Join us in the sixth part of our Sutherland Shire NBN Guide as we take a light-hearted look at who the winners and losers are in the Sutherland Shire NBN Lottery.
The NBN Multi Technology Mix sees some Sutherland Shire suburbs getting fast internet speeds today and even faster speeds tomorrow while others suffer poor speeds with no foreseeable solution in sight.
Welcome to the Sutherland Shire’s digital divide.
Why is the NBN rollout a lottery?
The Rudd governments original NBN plan was to deliver Fibre To The Home (FTTP) to over 90% of Australian homes.
In 2013, the newly elected Abbott government introduced a variety of alternative technologies (dubbed the Multi-Technology Mix or “MTM”) because FTTP was deemed too expensive.
This change in government policy sees some homes benefiting from great internet speeds today and even better internet performance tomorrow, whilst their neighbours might be stuck with consistently poor speeds for the foreseeable future.
How do we determine the winners vs the losers?
First, let’s define our divisions by ranking the mix of technologies. We’ll take the ordering from our earlier NBN post “Which NBN connection type is fastest?”
First Division: Fibre to the Premises (FTTP)
Second Divison: Fibre to the Curb (FTTC)
Third Division: Fibre to the Basement (FTTB)
Fourth Division: Hybrid Fibre Coaxial (HFC)
Fifth Division: Fibre to the Node (FTTN)
Secondly, we’ll use the enthusiast maintained NBN MTM map to get a snapshot of the Shire and the NBN MTM distribution.
Disclaimer: NBN™ regularly changes deployment strategies and does not always update their website with their latest plans so there will be discrepancies between real life roll out, advertised roll out on the NBN™ website and the NBN MTM map.
Click the image to see a high resolution version or click here to see the live MTM map
First Division: Greenhills Beach, Sylvania (Port Hacking Road & Box Road)
Congratulations to the residents of Greenhills Beach and that little scattering of premises in Sylvania. You’re getting the fastest NBN possible. Yes, we’re jealous!
There are also a small number of properties under development in Miranda (Miranda Road) and Caringbah (Willarong Road, Taren Point Road) that are expected to receive FTTP.
The effects of the digital divide are most visible at Greenhills Beach. Within the space of 500 metres we see lucky FTTP homes in Greenhills Beach, some not quite as lucky FTTC homes just south of Links Avenue and then some quite unfortunate FTTN homes sandwiched in-between.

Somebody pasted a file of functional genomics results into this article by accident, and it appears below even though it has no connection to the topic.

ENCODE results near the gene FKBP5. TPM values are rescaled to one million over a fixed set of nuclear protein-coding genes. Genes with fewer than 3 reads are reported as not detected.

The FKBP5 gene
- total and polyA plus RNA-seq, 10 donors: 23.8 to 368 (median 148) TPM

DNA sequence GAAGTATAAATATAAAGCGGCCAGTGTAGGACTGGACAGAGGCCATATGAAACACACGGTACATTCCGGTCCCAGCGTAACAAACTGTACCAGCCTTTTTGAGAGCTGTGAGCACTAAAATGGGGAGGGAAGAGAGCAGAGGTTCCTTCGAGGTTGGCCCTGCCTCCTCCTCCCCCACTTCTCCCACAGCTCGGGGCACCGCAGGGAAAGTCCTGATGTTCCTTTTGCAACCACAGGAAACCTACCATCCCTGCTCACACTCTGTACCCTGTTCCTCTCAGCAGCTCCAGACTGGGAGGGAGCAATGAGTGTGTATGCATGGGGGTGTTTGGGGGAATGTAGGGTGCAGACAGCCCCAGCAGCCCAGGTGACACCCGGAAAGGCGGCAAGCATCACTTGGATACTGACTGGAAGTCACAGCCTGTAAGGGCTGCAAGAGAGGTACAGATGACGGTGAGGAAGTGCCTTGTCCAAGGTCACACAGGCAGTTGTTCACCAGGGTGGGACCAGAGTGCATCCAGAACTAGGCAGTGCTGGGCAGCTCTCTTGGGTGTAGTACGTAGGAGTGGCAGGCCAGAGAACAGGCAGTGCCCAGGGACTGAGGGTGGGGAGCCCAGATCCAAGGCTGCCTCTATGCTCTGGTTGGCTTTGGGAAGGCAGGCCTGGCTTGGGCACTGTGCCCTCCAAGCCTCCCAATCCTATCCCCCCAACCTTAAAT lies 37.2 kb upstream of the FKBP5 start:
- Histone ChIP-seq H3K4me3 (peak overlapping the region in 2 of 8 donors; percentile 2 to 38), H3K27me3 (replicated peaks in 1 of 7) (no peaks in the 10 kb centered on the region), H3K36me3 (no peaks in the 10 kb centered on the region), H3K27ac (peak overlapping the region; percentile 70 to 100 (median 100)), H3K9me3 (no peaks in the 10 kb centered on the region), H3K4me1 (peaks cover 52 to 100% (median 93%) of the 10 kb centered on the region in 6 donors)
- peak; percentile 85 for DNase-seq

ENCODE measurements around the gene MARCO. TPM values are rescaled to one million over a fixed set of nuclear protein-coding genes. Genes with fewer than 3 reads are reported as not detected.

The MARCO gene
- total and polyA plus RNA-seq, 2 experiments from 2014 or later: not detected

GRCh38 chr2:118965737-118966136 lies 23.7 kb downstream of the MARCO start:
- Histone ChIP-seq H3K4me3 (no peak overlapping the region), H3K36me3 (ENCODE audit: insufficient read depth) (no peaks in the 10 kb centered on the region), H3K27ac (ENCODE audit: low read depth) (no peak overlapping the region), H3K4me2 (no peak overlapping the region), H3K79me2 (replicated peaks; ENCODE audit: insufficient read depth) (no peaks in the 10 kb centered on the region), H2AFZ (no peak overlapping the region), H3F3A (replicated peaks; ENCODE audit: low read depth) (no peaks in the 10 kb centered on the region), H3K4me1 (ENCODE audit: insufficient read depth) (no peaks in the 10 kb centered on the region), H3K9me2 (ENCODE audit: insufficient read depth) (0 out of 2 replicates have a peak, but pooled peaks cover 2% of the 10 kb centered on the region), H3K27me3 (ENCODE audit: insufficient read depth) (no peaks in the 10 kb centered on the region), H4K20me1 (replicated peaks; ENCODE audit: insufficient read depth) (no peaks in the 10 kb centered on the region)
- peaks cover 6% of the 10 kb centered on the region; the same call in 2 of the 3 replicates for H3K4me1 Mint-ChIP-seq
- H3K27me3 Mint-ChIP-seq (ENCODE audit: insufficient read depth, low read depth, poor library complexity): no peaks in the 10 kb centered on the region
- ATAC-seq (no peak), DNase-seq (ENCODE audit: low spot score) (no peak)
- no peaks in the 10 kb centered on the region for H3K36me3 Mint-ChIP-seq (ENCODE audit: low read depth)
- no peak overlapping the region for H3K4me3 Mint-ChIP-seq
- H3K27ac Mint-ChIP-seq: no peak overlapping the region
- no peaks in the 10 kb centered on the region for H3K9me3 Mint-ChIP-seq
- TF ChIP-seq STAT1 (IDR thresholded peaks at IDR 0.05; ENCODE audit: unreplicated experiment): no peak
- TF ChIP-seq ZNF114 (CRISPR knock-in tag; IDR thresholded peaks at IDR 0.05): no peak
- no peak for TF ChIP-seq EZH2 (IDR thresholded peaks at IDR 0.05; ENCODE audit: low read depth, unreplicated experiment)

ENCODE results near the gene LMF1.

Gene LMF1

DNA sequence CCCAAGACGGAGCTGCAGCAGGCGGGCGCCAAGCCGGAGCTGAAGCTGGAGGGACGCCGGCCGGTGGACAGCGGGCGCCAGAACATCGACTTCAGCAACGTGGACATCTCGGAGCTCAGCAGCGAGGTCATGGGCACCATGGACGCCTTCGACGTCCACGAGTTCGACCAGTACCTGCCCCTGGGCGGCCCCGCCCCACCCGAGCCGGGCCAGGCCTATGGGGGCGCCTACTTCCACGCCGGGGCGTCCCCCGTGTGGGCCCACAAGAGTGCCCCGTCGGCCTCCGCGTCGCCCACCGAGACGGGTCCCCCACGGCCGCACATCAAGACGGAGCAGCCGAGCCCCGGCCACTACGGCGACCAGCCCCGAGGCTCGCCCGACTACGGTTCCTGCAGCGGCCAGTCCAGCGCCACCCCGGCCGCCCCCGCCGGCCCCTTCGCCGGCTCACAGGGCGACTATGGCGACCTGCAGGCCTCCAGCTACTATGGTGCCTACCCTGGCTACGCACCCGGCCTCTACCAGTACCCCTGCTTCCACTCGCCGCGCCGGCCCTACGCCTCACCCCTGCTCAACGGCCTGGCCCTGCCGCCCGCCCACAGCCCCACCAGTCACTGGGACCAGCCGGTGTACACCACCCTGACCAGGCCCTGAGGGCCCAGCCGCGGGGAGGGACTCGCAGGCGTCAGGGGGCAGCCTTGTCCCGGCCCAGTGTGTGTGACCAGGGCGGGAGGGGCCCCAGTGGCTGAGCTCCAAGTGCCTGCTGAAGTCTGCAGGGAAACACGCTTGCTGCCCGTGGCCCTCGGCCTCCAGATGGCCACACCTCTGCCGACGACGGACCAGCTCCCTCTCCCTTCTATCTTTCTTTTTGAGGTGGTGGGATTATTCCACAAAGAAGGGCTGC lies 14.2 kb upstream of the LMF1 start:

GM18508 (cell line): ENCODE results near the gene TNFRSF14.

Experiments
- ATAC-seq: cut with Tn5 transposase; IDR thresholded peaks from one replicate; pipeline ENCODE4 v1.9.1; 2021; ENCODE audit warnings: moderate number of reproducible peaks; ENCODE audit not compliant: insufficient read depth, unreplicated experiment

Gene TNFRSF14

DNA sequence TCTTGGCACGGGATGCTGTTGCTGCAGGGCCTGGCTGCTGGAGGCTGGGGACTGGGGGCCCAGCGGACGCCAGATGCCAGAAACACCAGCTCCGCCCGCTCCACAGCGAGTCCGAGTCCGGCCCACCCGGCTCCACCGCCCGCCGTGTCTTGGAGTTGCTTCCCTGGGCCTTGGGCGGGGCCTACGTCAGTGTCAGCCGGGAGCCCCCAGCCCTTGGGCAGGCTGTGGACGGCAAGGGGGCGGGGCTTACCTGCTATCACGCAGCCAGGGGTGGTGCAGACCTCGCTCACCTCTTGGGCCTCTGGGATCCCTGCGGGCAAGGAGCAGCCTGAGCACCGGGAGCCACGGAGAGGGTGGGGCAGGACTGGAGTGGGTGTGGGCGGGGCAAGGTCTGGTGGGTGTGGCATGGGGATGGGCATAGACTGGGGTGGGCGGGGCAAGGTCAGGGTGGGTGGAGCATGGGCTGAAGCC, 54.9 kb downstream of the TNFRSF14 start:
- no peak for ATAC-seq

Second Division: Sutherland, Kirrawee, Miranda, North + South Cronulla, Loftus, Caringbah, Yowie Bay, Burraneer, Grays Point, Woolooware
The first of the runner-ups are getting the newest addition to the MTM range, Fibre to the Curb. Residents in Miranda were amongst the first in Australia to receive their NBN via FTTC and many more suburbs across the Shire will join them in the coming months.
Fingers crossed this new tech is more waterproof than ADSL because FTTC will likely re-use those Telstra pits that fill up with water in the rain.
Third Division: Gymea (Gymea Bay Road and President Ave), Kirawee (Acacia Road), Miranda (Wandella Road)
Fibre to the Building is implemented based on multi tenant dwelling suitability which means there are no complete suburbs just with FTTB.
We expect there to be many more FTTB premises updated on the NBN map over the next 2-3 years.
Fourth Division: Como, Jannali, Bonnet Bay, Menai, Bangor, Barden Ridge, Yarrawarrah, Engadine, Heathcote, Waterfall
Plenty of Hybrid Fibre Coaxial users are happy with their NBN connections and there is still the possibility of Gigabit speeds, however, the very visible, ongoing issues with HFC leaves it somewhat up in the air.
The problems with HFC have been so prolific that Nbn™ put new HFC connections on hold in November 2017. There is now widespread speculation that it may be replaced with FTTC.
expect hope for further changes to the HFC distribution over the next year.
Fifth Division: Bundeena, Sutherland (mostly south of Princes Highway and East of Eton Street), Kirrawee (Around Bath Road and The Boulevarde), Central Cronulla, Kurnell, Woronora Heights, Menai (either side of Pioneer Drive, west side of Allison Crescent, south side of Bangor Bypass).
Bad luck FTTN users. Bear in mind, properties within 250 metres of a node should still receive close to 100 Mbps.
Similar to HFC, we have seen some FTTN properties switched to FTTC so we have our fingers crossed for you.
* We are seeing changes to the technology allocation quite frequently at the moment so these results will likely change. The image above is based on a snapshot of the NBN MTM map on 03 Apr 2018.
Does this mean if I don’t live in Greenhills Beach my internet will be slow?
Many Australians on all connection types are enjoying fast internet speeds after moving to the NBN, however, a greater percentage of FTTP users will have fewer issues with much faster speeds compared to other technology types.
For more detail, have a look at our write up of the benefits of FTTP over other MTM technology types.